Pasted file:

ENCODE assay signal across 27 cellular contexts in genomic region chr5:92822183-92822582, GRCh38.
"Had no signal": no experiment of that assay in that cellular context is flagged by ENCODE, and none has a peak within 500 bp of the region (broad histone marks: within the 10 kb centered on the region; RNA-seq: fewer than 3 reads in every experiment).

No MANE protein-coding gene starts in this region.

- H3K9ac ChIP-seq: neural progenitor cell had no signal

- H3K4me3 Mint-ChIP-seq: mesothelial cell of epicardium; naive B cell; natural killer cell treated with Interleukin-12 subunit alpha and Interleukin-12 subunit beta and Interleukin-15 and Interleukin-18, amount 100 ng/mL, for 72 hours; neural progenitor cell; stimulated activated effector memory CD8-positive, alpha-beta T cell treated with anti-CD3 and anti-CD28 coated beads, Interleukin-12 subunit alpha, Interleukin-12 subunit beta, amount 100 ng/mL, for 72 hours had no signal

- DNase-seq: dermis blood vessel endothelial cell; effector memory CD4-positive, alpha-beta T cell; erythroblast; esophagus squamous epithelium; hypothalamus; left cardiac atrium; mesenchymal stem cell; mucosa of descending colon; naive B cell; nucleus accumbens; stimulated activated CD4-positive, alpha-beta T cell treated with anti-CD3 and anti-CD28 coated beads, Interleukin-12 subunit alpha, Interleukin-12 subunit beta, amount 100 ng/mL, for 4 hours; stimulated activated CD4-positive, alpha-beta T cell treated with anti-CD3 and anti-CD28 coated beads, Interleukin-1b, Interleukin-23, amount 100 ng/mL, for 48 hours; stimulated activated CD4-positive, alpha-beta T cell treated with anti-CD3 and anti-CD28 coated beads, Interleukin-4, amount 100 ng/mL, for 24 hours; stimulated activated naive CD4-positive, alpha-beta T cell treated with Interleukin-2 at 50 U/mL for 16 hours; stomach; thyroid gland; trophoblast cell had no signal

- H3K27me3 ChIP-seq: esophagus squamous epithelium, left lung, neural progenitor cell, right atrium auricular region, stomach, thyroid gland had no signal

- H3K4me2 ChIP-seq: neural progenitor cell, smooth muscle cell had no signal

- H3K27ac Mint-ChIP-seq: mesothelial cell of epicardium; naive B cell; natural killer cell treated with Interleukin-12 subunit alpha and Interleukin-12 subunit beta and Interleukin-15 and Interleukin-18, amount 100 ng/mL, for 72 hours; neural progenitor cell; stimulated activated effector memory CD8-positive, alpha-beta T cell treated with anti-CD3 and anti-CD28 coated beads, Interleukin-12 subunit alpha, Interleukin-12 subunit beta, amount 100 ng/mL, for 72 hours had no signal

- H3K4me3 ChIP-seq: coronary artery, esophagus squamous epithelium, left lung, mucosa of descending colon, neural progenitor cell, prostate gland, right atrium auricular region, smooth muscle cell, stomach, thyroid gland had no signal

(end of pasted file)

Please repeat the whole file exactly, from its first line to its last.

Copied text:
ENCODE assay signal across 27 cellular contexts in genomic region chr5:92822183-92822582, GRCh38.
"Had no signal": no experiment of that assay in that cellular context is flagged by ENCODE, and none has a peak within 500 bp of the region (broad histone marks: within the 10 kb centered on the region; RNA-seq: fewer than 3 reads in every experiment).

No MANE protein-coding gene starts in this region.

- H3K9ac ChIP-seq: neural progenitor cell had no signal

- H3K4me3 Mint-ChIP-seq: mesothelial cell of epicardium; naive B cell; natural killer cell treated with Interleukin-12 subunit alpha and Interleukin-12 subunit beta and Interleukin-15 and Interleukin-18, amount 100 ng/mL, for 72 hours; neural progenitor cell; stimulated activated effector memory CD8-positive, alpha-beta T cell treated with anti-CD3 and anti-CD28 coated beads, Interleukin-12 subunit alpha, Interleukin-12 subunit beta, amount 100 ng/mL, for 72 hours had no signal

- DNase-seq: dermis blood vessel endothelial cell; effector memory CD4-positive, alpha-beta T cell; erythroblast; esophagus squamous epithelium; hypothalamus; left cardiac atrium; mesenchymal stem cell; mucosa of descending colon; naive B cell; nucleus accumbens; stimulated activated CD4-positive, alpha-beta T cell treated with anti-CD3 and anti-CD28 coated beads, Interleukin-12 subunit alpha, Interleukin-12 subunit beta, amount 100 ng/mL, for 4 hours; stimulated activated CD4-positive, alpha-beta T cell treated with anti-CD3 and anti-CD28 coated beads, Interleukin-1b, Interleukin-23, amount 100 ng/mL, for 48 hours; stimulated activated CD4-positive, alpha-beta T cell treated with anti-CD3 and anti-CD28 coated beads, Interleukin-4, amount 100 ng/mL, for 24 hours; stimulated activated naive CD4-positive, alpha-beta T cell treated with Interleukin-2 at 50 U/mL for 16 hours; stomach; thyroid gland; trophoblast cell had no signal

- H3K27me3 ChIP-seq: esophagus squamous epithelium, left lung, neural progenitor cell, right atrium auricular region, stomach, thyroid gland had no signal

- H3K4me2 ChIP-seq: neural progenitor cell, smooth muscle cell had no signal

- H3K27ac Mint-ChIP-seq: mesothelial cell of epicardium; naive B cell; natural killer cell treated with Interleukin-12 subunit alpha and Interleukin-12 subunit beta and Interleukin-15 and Interleukin-18, amount 100 ng/mL, for 72 hours; neural progenitor cell; stimulated activated effector memory CD8-positive, alpha-beta T cell treated with anti-CD3 and anti-CD28 coated beads, Interleukin-12 subunit alpha, Interleukin-12 subunit beta, amount 100 ng/mL, for 72 hours had no signal

- H3K4me3 ChIP-seq: coronary artery, esophagus squamous epithelium, left lung, mucosa of descending colon, neural progenitor cell, prostate gland, right atrium auricular region, smooth muscle cell, stomach, thyroid gland had no signal